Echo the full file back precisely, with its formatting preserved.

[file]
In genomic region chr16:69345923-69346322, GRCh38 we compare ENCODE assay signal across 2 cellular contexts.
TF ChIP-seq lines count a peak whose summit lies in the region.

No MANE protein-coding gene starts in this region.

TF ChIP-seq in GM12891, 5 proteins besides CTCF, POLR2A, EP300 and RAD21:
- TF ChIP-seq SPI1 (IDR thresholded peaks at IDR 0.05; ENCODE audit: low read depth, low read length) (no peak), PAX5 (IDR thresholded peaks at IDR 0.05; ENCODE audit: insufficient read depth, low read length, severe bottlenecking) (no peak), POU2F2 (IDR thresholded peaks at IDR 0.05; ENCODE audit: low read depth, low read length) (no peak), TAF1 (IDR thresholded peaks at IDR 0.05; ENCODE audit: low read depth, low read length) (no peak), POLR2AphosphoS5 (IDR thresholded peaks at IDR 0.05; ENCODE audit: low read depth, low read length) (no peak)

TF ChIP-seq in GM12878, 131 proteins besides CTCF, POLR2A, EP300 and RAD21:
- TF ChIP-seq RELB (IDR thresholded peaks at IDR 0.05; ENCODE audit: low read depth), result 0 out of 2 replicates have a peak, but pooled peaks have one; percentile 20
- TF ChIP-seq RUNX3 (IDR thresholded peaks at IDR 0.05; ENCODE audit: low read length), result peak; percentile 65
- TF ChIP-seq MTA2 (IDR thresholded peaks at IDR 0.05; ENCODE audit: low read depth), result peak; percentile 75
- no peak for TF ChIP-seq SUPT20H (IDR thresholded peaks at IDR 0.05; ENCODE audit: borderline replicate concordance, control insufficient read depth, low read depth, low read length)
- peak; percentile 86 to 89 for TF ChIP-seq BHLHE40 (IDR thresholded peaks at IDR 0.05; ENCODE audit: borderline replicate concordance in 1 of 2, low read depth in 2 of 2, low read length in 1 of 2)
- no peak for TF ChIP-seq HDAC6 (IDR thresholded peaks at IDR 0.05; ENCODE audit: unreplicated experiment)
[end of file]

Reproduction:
In genomic region chr16:69345923-69346322, GRCh38 we compare ENCODE assay signal across 2 cellular contexts.
TF ChIP-seq lines count a peak whose summit lies in the region.

No MANE protein-coding gene starts in this region.

TF ChIP-seq in GM12891, 5 proteins besides CTCF, POLR2A, EP300 and RAD21:
- TF ChIP-seq SPI1 (IDR thresholded peaks at IDR 0.05; ENCODE audit: low read depth, low read length) (no peak), PAX5 (IDR thresholded peaks at IDR 0.05; ENCODE audit: insufficient read depth, low read length, severe bottlenecking) (no peak), POU2F2 (IDR thresholded peaks at IDR 0.05; ENCODE audit: low read depth, low read length) (no peak), TAF1 (IDR thresholded peaks at IDR 0.05; ENCODE audit: low read depth, low read length) (no peak), POLR2AphosphoS5 (IDR thresholded peaks at IDR 0.05; ENCODE audit: low read depth, low read length) (no peak)

TF ChIP-seq in GM12878, 131 proteins besides CTCF, POLR2A, EP300 and RAD21:
- TF ChIP-seq RELB (IDR thresholded peaks at IDR 0.05; ENCODE audit: low read depth), result 0 out of 2 replicates have a peak, but pooled peaks have one; percentile 20
- TF ChIP-seq RUNX3 (IDR thresholded peaks at IDR 0.05; ENCODE audit: low read length), result peak; percentile 65
- TF ChIP-seq MTA2 (IDR thresholded peaks at IDR 0.05; ENCODE audit: low read depth), result peak; percentile 75
- no peak for TF ChIP-seq SUPT20H (IDR thresholded peaks at IDR 0.05; ENCODE audit: borderline replicate concordance, control insufficient read depth, low read depth, low read length)
- peak; percentile 86 to 89 for TF ChIP-seq BHLHE40 (IDR thresholded peaks at IDR 0.05; ENCODE audit: borderline replicate concordance in 1 of 2, low read depth in 2 of 2, low read length in 1 of 2)
- no peak for TF ChIP-seq HDAC6 (IDR thresholded peaks at IDR 0.05; ENCODE audit: unreplicated experiment)